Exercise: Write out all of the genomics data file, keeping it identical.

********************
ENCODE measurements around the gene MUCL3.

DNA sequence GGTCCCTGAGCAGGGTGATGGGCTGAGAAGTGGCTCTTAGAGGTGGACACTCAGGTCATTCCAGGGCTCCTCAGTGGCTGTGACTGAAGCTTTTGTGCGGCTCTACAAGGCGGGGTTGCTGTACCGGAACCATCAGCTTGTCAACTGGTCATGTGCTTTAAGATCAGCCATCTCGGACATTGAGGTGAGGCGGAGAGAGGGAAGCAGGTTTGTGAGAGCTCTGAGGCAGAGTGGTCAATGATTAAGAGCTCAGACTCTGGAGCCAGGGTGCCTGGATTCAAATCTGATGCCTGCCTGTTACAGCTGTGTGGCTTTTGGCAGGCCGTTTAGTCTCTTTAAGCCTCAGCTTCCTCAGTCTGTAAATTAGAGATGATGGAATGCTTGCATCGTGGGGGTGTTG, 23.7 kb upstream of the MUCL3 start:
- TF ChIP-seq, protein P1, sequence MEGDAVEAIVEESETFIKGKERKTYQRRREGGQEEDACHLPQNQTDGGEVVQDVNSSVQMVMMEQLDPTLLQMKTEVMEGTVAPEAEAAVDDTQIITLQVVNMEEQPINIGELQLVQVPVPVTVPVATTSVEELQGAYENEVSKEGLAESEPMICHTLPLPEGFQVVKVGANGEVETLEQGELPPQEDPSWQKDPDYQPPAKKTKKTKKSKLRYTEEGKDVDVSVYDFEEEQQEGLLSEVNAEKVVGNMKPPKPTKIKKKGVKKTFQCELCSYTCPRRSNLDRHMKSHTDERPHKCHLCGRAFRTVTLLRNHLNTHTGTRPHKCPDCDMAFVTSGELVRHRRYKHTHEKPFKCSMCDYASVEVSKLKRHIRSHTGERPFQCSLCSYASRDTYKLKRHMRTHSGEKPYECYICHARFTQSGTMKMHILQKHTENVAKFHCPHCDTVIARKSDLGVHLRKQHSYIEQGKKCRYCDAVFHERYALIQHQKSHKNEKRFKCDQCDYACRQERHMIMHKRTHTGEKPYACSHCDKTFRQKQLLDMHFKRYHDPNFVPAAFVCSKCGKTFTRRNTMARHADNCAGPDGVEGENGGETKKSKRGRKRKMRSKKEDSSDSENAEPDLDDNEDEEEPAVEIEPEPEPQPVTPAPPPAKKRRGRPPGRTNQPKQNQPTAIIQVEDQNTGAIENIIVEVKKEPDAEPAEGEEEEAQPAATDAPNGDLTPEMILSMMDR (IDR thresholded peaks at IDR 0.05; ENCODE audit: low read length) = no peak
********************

ENCODE measurements around the gene MUCL3.

DNA sequence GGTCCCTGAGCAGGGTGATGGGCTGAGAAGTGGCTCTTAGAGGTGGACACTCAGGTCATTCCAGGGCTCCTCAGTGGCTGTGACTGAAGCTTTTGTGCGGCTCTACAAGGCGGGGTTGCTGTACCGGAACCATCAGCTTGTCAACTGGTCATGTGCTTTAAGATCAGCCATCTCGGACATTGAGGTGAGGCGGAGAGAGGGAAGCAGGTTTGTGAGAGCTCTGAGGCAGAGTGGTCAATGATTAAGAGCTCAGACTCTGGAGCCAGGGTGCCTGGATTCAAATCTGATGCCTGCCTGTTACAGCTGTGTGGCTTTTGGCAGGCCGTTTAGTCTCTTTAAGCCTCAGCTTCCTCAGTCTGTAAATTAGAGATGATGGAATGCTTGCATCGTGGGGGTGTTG, 23.7 kb upstream of the MUCL3 start:
- TF ChIP-seq, protein P1, sequence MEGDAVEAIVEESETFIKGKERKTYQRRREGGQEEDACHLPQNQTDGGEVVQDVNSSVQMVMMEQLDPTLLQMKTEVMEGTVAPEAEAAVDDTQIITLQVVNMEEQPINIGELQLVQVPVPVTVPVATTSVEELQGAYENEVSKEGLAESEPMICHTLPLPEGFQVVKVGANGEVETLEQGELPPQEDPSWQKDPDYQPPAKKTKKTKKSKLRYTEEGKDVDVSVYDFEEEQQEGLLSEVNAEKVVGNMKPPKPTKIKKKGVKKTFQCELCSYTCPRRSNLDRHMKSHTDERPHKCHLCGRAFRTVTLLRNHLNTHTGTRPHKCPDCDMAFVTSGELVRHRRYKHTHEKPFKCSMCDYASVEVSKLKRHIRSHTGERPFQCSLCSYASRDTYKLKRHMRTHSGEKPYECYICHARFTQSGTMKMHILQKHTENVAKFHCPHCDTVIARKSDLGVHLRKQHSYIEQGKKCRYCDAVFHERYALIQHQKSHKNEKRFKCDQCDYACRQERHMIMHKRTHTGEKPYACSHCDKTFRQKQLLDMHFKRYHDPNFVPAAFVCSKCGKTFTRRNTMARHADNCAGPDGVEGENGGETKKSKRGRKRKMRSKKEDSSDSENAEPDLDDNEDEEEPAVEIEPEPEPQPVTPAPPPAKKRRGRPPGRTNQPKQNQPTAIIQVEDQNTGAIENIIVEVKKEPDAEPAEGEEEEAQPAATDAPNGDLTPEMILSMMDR (IDR thresholded peaks at IDR 0.05; ENCODE audit: low read length) = no peak